Microsoft is only asking for Google to open the YouTube API, which is a very reasonable request. Microsoft builds high-quality apps for Windows Phone, and its YouTube app is at least as good as whatever Google puts out.

        I am definitely not updating the YouTube app on my phone. I like it just the way it is.
        Speednet
        • History lesson

          The Office docx/xlsx file formats only became ISO registered after the ODF formats were certified first. MS stacked the ISO body with MS employees and paid to have their formats ISO certified, because they can't afford to lose their office suite monopoly. Your version of history is true, but incomplete.
          Besides that, the file formats in this case are youtube video codecs, which are available for every platform because codecs are OS agnostic.

          No, this is like Google copying Office, ribbon and all, and selling it as Office, because Google owns YouTube and MS owns Office. Would MS issue a cease and desist? You bet.

          As to the publicly available YouTube API, the Terms of Service clearly outlines what is allowed and what is not. If MS doesn't agree with the TOS, it can not, in good faith, use the API, just like if I don't agree with a MS EULA for any MS product, I can not, in good faith, use that product.
          Read the TOS for yourself:
          https://developers.google.com/youtube/terms

          Sorry, nothing evil here from Google, just straight forward, legal, business. MS, on the other hand, is trying to do, essentially, the same thing as anybody using an non-activated version of Windows.
          anothercanuck
      • Porting MS Office

        I believe they very much want to do that, but perhaps just can't. It might be also that their results so far are worse than the existing productivity software on mobile. This is why, I believe they don't show any of it yet.

        It's an interesting time, that because there are now mass market platforms where Microsoft has absolutely no say, they can't prevent other software companies to demonstrate what is possible.

        As it turns out, more and more people begin to realize Microsoft are not the software geniuses they were let to believe they are.
        danbi
      • Ah. I see. Microsoft should!

        Microsoft should invent something and then they should also do the work to make it work on other OS's if they want to or not.

        So are you saying that when Google invents something they should also be doing the work to make it work on all the other OS's?

        Or just provide the proper API's for others to create there own products that work?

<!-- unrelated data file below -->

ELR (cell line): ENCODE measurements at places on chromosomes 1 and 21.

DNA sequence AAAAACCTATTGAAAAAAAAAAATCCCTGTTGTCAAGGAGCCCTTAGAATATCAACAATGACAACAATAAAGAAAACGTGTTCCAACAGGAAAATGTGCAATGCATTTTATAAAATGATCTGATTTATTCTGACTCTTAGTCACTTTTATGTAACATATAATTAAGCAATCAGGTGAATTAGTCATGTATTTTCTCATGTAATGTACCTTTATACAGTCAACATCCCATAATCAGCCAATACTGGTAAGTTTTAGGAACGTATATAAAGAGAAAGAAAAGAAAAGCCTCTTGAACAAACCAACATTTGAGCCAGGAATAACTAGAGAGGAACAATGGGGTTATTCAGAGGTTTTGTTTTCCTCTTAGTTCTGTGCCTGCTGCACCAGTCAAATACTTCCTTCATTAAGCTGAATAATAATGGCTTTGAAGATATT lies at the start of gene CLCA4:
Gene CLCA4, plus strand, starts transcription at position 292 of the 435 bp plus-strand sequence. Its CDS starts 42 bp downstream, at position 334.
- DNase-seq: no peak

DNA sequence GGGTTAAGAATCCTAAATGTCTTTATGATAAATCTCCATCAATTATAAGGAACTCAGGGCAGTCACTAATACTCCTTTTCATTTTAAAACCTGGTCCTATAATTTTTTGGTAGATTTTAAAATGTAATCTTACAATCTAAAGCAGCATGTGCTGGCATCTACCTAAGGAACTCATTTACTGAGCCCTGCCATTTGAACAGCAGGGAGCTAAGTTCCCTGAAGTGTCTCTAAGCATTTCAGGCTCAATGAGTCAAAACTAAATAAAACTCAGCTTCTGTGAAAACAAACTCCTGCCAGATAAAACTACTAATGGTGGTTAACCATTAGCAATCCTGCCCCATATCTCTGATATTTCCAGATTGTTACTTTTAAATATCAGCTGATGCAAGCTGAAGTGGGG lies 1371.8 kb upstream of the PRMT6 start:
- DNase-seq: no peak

What is your real suggestion here. These are really two meaningfully different things you know.
        Cayble
  • Apps over Browser sometimes

    I always thought I'd use the browser more often but if a site or service has an app I've found myself drawn to using those more than their website (even if it is mobile optimised). Especially news sites that will give me a live tile for updates.

    For YouTube, I barely use the service anyway unless there's a link to something I see on Twitter or Facebook but I'd much prefer to browse using a dedicated app that I'm always logged into if I was going to.

    Glad to see Microsoft's trap has worked and they're hoping to work together. I'd say I hope it leads to more collaboration between the two, and bringing other services, such as Google Now, to Windows 8 and WP8, but I doubt that'll happen...

    At the very least it probably made Larry Paige very sad that they might have to actually do as they say for a change, that makes me happy. :)
    prettyconfusd
  • Microsoft updates its YouTube Windows Phone app with some concessions to Go

    Let's see what Google does about it. They didn't provide any information to Microsoft and they aren't developing an app so Microsoft is in the right here. Just don't upgrade the app and show Google that you mean business.
    Loverock-Davidson
    • hahahah

      Microsoft is 100% in the wrong, they have no entitlement to steal............period

      Don't worry about updating, after the court case, MS will be ordered to hit the kill switch !

      That's why no serious user buys a windows phone, it is app roulette, every week one of your favourite apps gets a takedown notice, facebook clones, now youtube, next week it will be all the Instagram fakes.
      DejaVu2